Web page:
The Lockheed Martin X-35 was selected as the winning JSF design on 26 October 2001. Some X-35 workshare may be awarded to Boeing as a consolation.
|The X-32A in flight||View of the internal weapons bay||Rear view of the X-32A|
|(All photos Boeing)|
Requirement Specification: JORD – Joint Operational Requirements Document
Manufacturers Designation: Model 370
|X-32A||CTOL concept demonstrator for the USAF and US Navy.|
|X-32B||STOVL concept demonstrator for the USMC and Royal Navy.|
|Model 375||Boeing designation for PWSC production version.|
|CTOL PWSC||Baseline production version, for USAF.|
|STOVL PWSC||USMC production version with shortened wings, under-fuselage lift nozzles and moving intake cowl.|
|CV PWSC||US Navy production version, featuring additional outboard wing ailerons and strengthened landing gear.|
|1990||Common Affordable Lighweight Fighter (CALF) study launched by Defense Advanced Research Project Agency (DARPA).|
|1993||Boeing joins study programme.|
|August 1994||United Kingdom joins study programme.|
|1995||CALF incorporated into JAST (Joint Advanced Strike Technology) concept studies.|
|March 1996||Request for proposals issued to Boeing, Lockheed Martin and McDonnell Douglas led teams.|
|mid 1996||JAST programme renamed JSF (Joint Strike Fighter).|
|16 November 1996||McDonnell Douglas eliminated from competition. Boeing and Lockheed Martin awarded contracts to produce and flight test 2 technology demonstrators each.|
|late 1996||McDonnell Douglas joins Boeing team.|
|18 September 2000||Maiden flight of X-32A CTOL demonstrator.|
|21 December 2000||First supersonic flight by X-32A.|
|February 2001||Final production PWSC design submitted.|
|7 March 2001||First hover of X-32B STOVL demonstrator.|
|13 April 2001||First airborne transition from conventional to STOVL mode and back again by X-32B.|
|28 July 2001||Short take-off, supersonic flight and slow STOVL landing in one mission achieved by X-32B.|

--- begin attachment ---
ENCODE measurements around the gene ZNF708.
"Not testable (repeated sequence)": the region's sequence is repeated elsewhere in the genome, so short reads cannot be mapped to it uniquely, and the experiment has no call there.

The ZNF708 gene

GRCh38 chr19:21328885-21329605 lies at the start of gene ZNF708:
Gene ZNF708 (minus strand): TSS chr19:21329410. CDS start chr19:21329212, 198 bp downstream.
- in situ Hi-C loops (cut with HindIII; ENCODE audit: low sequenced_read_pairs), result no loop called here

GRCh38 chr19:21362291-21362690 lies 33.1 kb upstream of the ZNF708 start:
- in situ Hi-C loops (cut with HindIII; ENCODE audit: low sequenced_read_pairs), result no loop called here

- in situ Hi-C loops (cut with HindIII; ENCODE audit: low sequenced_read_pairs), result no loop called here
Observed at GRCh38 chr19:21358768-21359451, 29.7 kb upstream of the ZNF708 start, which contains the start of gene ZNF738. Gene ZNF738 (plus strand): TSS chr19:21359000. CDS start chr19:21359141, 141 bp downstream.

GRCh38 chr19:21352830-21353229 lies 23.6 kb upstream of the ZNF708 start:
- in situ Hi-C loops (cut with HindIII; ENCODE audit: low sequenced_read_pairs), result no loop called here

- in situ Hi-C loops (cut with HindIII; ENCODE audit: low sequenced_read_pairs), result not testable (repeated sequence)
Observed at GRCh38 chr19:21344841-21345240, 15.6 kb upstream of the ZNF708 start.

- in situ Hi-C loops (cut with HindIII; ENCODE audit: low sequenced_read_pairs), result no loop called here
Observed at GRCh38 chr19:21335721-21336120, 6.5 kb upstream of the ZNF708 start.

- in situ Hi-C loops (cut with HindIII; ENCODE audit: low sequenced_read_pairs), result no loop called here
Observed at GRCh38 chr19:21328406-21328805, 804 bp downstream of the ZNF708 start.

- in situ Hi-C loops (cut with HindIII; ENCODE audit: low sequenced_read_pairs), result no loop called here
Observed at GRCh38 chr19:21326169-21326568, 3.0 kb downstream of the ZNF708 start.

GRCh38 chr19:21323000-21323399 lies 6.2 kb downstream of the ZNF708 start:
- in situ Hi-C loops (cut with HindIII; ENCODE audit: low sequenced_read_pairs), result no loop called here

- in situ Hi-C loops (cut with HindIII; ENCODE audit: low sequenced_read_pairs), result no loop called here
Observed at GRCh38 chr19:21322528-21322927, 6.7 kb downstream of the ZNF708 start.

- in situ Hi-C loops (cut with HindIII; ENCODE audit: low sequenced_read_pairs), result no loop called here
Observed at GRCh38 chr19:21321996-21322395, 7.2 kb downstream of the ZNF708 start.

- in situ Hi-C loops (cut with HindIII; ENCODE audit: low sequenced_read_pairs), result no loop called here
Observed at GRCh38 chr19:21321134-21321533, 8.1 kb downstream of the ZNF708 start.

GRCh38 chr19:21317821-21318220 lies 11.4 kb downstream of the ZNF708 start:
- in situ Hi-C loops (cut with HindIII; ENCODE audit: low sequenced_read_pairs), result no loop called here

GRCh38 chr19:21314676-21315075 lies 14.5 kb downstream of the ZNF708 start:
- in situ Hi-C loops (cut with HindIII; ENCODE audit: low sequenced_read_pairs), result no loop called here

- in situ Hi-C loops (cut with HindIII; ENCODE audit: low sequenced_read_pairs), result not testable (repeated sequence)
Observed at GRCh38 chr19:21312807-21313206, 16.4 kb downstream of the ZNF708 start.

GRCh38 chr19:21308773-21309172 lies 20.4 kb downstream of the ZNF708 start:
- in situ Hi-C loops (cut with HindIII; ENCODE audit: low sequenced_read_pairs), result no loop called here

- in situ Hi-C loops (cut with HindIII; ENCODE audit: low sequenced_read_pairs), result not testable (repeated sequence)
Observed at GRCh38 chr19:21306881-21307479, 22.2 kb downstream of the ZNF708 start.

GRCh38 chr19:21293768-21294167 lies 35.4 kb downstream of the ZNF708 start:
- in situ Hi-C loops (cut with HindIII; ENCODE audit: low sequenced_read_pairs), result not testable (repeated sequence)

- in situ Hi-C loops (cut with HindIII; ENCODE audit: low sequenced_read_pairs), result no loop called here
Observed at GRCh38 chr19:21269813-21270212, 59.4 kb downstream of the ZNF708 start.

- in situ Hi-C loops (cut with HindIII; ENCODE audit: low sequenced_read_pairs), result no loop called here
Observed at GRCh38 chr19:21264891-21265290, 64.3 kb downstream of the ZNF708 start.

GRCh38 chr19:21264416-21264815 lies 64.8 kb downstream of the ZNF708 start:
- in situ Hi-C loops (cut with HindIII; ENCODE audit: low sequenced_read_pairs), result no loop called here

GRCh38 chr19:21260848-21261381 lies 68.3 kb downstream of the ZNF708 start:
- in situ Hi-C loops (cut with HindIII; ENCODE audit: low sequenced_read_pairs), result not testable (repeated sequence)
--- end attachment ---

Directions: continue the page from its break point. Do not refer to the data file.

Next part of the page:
|26 October 2001||Lockheed Martin X-35 wins the JSF competition.|
|The STOVL X-32B flies||X-32B in the hover||Looking up at X-32B hover|
|(All photos Boeing)|
|U.S. Air Force||(1,763 planned)|
|U.S. Navy||(480 planned)|
|U.S. Marine Corps||(609 planned)|
|UK – Royal Navy||(60 planned)|
|Dimensions: Length 45 ft 0 in (13.72 m) for X-32A, 43 ft 8.6 in (13.33 m) for X-32B; Height 13 ft 4 in (4.06 m); Wing Span 36 ft 0 in (10.97 m) for X-32A, 30 ft 0 in (9.14 m) for X-32B; Wing Area 590.00 sq ft (54.81 sq m) for X-32A.|
|Engines: One Pratt & Whitney F119-PW turbofan derivative, designated SE614, rated at 42,000 lb st (186.9 kN) with afterburning and 34,000+ lb st (151.3 kN) without afterburning. (F119-PW-614C for CV/CTOL and F119-PW-614S for STOVL variant).|
|Weights: Empty Equipped 22,046 lb (10,000 kg) for USAF CTOL and STOVL, 24,030 lb (10,900 kg) for CV/CTOL; Normal Take-off 38,000 lb (17,236 kg) for USAF CTOL; Maximum Take-off 50,000 lb (22,680 kg) for all variants.|
|Armament: Six AIM-120C AMRAAM or two AIM-120C AMRAAM and two 2,000 lb. JDAM in internal fusleage bay; provision for one 20mm M61A2 rotary cannon with 400 rounds in starboard wing root (USAF CTOL variant). Provision for 4 underwing pylons with 5,000 lb (2,268 kg) capacity each.|
|Performance: Maximum level speed ‘clean’ 1.6 at high altitude; Maximum rate of climb at sea level classified; Combat ceiling 50,000 ft (15,240 m); Combat radius on USMC mission 600 nm (691 mls, 1110 km), on USAF mission 850 nm (979 mls, 1575 km), on USN mission 750 nm (863 mls, 1390 km)|
Head of Design Team: ?
Programme Manager: ?
Design Office: Boeing Aircraft Company, Seattle, Washington
Boeing Aircraft and Missiles
(Box 516, St Louis, MO 63166-0516, USA.)
|Version||Quantity||Assembly Location||Time Period|
|F/A-xx||(2900)||St Louis, MO||(planned 2004-2020+)|
* Former Rockwell facility. Forward fuselage and cockpit designed and produced at the Phantom Works, St Louis.
Total Produced: 2900 a/c (planned)
To be added.
‘International Air Power Review, Volume 1’ [Order this book from Amazon UK]
Published by AIRtime Publishing Inc, May 2001 ISBN: 1 880588 33 1
* Includes ‘Focus Aircraft’ feature on the two JSF contenders.
‘Combat Aircraft, Vol. 3 No.4’
Published by AIRtime Publishing Inc, March 2001 ISBN: n/a
* Includes feature article on JSF flight testing.
Flight Simulator Models:
To be added.
To be added.
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To be added.